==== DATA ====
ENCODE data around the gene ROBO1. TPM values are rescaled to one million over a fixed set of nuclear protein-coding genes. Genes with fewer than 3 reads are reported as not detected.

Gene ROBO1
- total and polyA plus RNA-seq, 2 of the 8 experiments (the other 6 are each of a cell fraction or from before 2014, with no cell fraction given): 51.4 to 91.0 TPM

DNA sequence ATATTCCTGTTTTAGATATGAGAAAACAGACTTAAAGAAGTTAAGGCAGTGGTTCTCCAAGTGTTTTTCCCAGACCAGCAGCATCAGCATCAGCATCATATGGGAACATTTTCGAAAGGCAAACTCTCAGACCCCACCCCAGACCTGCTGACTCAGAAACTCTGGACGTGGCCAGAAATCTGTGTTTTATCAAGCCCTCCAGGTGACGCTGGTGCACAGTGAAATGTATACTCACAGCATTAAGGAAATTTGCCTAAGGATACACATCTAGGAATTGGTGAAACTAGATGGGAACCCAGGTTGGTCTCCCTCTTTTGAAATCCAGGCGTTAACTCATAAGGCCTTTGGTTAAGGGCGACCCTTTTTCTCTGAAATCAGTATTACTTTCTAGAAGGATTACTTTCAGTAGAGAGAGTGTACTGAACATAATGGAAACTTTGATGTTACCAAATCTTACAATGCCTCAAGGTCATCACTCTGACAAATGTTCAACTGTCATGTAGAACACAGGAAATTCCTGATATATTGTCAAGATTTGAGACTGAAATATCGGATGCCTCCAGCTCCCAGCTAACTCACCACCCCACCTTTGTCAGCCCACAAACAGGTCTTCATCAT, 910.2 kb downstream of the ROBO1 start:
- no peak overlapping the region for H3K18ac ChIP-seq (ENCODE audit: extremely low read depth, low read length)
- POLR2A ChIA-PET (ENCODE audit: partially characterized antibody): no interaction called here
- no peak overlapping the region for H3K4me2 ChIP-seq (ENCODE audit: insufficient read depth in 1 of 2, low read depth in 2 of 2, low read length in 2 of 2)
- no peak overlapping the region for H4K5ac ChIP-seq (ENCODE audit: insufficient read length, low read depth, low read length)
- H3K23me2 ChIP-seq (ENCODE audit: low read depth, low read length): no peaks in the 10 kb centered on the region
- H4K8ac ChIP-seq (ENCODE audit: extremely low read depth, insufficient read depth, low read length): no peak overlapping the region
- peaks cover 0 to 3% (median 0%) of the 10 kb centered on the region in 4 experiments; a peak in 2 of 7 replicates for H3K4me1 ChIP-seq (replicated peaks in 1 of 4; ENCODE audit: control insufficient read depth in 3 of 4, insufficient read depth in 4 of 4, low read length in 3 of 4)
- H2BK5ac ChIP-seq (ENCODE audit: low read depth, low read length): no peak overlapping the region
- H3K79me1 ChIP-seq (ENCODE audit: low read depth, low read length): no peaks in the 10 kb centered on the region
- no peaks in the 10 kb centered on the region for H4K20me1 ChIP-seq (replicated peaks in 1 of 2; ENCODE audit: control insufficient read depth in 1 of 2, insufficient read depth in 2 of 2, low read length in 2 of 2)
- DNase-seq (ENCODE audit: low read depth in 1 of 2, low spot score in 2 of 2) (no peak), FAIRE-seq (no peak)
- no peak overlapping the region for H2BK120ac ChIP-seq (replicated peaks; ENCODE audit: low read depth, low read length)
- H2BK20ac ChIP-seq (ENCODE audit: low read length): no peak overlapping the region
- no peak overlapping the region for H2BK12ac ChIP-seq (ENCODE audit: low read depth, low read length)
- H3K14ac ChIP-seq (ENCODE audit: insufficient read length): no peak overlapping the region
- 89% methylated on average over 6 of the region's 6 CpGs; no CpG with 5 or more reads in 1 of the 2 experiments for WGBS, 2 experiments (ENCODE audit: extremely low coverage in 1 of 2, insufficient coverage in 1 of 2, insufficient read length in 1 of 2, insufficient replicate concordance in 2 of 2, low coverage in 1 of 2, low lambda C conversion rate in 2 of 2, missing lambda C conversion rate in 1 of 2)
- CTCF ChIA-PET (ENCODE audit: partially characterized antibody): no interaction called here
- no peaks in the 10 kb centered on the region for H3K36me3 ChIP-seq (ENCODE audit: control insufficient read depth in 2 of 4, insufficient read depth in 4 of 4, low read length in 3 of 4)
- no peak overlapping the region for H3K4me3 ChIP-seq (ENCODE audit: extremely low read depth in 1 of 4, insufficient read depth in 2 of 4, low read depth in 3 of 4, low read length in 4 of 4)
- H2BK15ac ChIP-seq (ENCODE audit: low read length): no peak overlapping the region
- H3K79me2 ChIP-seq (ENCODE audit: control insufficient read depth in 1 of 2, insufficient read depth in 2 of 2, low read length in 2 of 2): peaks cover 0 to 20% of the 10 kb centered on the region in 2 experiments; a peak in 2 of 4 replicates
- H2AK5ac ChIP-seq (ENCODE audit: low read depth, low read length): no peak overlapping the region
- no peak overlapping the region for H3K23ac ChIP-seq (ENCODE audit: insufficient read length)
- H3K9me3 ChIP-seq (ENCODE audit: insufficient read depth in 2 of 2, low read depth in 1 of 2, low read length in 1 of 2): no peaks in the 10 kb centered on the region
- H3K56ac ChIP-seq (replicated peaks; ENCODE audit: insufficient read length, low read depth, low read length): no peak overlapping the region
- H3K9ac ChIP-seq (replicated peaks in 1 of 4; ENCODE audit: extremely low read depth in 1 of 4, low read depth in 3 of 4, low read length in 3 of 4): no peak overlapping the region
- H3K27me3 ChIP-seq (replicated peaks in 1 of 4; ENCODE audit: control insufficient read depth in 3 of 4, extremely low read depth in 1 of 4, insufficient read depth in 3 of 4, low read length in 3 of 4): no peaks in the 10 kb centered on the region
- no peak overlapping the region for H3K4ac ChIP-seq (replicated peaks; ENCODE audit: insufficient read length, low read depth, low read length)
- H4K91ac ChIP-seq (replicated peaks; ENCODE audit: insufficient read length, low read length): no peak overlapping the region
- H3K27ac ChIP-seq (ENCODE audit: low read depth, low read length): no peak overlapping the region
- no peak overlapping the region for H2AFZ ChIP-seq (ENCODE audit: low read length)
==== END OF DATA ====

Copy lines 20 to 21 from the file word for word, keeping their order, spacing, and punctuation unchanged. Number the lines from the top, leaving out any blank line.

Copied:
- 89% methylated on average over 6 of the region's 6 CpGs; no CpG with 5 or more reads in 1 of the 2 experiments for WGBS, 2 experiments (ENCODE audit: extremely low coverage in 1 of 2, insufficient coverage in 1 of 2, insufficient read length in 1 of 2, insufficient replicate concordance in 2 of 2, low coverage in 1 of 2, low lambda C conversion rate in 2 of 2, missing lambda C conversion rate in 1 of 2)
- CTCF ChIA-PET (ENCODE audit: partially characterized antibody): no interaction called here